This adds an event definition – PropertyChanged.  Let’s take a look at the CIL that got generated when I compiled this C# source code:


Notice again that there is an event called “PropertyChanged” but if we look at its CIL definition we will see it is very similar to the one for the Name property:

.event [System]System.ComponentModel.PropertyChangedEventHandler PropertyChanged
  .addon instance void MyClass::add_PropertyChanged(class [System]System.ComponentModel.PropertyChangedEventHandler)
  .removeon instance void MyClass::remove_PropertyChanged(class [System]System.ComponentModel.PropertyChangedEventHandler)
} // end of event MyClass::PropertyChanged

It just references the add_PropertyChanged and remove_PropertyChanged methods.  The actual implementation of event subscription and unsubscription are done in these two methods.

In C# you can subscribe to the PropertyChanged event with the += and -= syntactical sugar e.g.:

var obj = new MyClass();
obj.PropertyChanged += 
    (sender, args) => Console.WriteLine(args.PropertyName);

The same syntax += in PowerShell does not work for event subscription.  Fortunately the syntactical sugar is not required, we can just call the add_PropertyChanged() method directly.  The same goes for remove_PropertyChanged(), instead of C#’s -= syntax, if we need to unsubscribe from the event.

Add-Type -Path .\MyClass.dll
$obj = New-Object MyClass
$obj.add_PropertyChanged({Write-Host "$($_.PropertyName)"})
$obj.Name = 'Paul'

It works. It perhaps isn’t as elegant but more importantly I think the issue is lack of documentation and examples that use an event’s add/remove methods.  This is because the vast majority of .NET samples on the internet are in C# which are going to use the += and -= syntax..  It leaves the average PowerShell scripter scratching their head about why the C# += syntax doesn’t work.  And wondering what is up with this weird add_Click() method in the PowerShell script examples that show how to use Windows Forms.

Hopefully, if you’ve made it this far, you’ll have a good handle on these compiler generated methods for subscribing and unsubscribing to events.

Posted in .NET, PowerShell | 4 Comments

PSCX 3.2.1 Pushed to the PowerShellGallery

When you get your shiny new Windows 10 system up and running and want to get PSCX 3.2.1 installed, just drop to the console and execute:

Install-Module Pscx -Scope CurrentUser

If you are running from an elevated prompt, you can skip providing the “-Scope CurrentUser” and Pscx will be installed for all users.  However if you aren’t running in an elevated session, the “CurrentUser” scope is the only scope PowerShell can install into with standard user privileges.

There have been a few bug fixes to Pscx to make it work better on PowerShell 5.0.  The Get-Parameter command has been updated to not generate errors when trying to determine dynamic parameters for the available providers.  There’s also a new parameter, SkipProviderParameters, that will speed up discovery of parameters at the expense of not listing any provider specific parameters.  Expand-Archive has been updated to output DirectoryInfo and FileInfo objects of created directories and files if the PassThru parameter is specified.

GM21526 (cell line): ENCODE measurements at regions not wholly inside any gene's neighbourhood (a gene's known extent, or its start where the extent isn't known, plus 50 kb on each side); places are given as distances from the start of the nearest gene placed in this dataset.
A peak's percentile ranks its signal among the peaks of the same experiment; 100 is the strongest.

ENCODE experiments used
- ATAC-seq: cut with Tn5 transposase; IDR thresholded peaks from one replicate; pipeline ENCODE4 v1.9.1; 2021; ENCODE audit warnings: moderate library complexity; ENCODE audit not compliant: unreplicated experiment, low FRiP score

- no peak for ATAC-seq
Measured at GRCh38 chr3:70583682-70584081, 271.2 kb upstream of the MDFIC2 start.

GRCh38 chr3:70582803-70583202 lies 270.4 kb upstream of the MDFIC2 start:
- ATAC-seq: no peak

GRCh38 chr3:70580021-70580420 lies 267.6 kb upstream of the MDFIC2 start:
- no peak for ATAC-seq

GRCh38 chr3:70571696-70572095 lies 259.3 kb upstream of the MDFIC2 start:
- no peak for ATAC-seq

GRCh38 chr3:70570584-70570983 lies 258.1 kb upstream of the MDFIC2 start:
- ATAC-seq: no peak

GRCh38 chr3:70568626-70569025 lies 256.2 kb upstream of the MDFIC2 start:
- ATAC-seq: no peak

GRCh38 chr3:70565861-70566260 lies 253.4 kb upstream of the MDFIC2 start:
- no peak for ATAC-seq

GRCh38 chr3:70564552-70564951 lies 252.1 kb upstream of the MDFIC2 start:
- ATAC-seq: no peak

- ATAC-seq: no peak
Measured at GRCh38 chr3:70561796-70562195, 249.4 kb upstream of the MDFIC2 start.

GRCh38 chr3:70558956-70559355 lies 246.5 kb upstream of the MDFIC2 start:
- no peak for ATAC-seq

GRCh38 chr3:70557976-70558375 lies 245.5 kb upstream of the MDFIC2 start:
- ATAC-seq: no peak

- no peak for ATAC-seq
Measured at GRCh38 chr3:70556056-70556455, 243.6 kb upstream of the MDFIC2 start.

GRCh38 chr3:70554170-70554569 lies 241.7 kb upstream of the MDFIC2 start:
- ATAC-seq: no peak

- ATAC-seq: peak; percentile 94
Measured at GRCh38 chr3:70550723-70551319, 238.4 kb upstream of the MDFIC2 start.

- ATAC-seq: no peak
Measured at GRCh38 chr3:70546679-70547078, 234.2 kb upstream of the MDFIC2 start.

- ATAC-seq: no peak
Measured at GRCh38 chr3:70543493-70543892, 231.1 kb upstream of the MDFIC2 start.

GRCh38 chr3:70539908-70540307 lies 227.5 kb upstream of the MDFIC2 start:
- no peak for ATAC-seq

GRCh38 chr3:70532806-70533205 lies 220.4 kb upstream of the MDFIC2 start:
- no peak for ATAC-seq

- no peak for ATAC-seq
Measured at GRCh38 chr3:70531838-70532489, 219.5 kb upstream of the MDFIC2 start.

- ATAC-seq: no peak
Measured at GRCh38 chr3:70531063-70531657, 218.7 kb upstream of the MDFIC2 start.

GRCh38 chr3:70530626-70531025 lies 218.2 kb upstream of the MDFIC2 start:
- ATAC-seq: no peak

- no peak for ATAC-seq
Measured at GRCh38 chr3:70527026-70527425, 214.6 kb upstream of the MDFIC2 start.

Keep in that there are some commands that overlap with PowerShell 5.0.  Those are:

  • Format-Hex
  • Get-Clipboard
  • Set-Clipboard
  • Expand-Archive

To ensure you get the Pscx version of these commands, use Pscx\<command_name>.  To use the PowerShell versions, you use the appropriate module prefix: Microsoft.PowerShel.Utility, Microsoft.PowerShell.Management and Microsoft.PowerShell.Archive.

Posted in PSCX | Leave a comment

PSScriptAnalyzer–FxCop for PowerShell script

As a C and now C# developer I’ve always liked getting help with my code in the form of either Lint for C or code analysis a.k.a. FxCop for C#.  These tools are great at pointing out real and potential issues that are usually worth addressing.  As the old manufacturing saying goes, the earlier you catch a problem, the cheaper it is to fix.  This is also true for software including shell scripts.  Bugs can range from benign to frustrating to downright  catastrophically damaging.  I had a co-worker many years ago write a Korn shell script with a line like this:

rm –rf $folder

At one point, he made a change to the script that resulted in $folder having only “/” assigned to it.  That wasn’t the intention.  Needless to say, he and our system adminstrator, weren’t too happy the next day.

I’m very excited about PSScriptAnalyzer and its potential to help folks improve their scripts by having the collective wisdom of the PowerShell team and greater community embodied in rules that can detect potential problems before they become real problems.  Problems that can potentially take hours to track down. 

The following is the about topic for PSScriptAnalyzer that I wrote.  Hopefully it gives you a good understanding of how to use PSScriptAnalyzer.  It also demonstrates that the PSScriptAnalyzer team is taking community contributions via pull requests on GitHub specifically at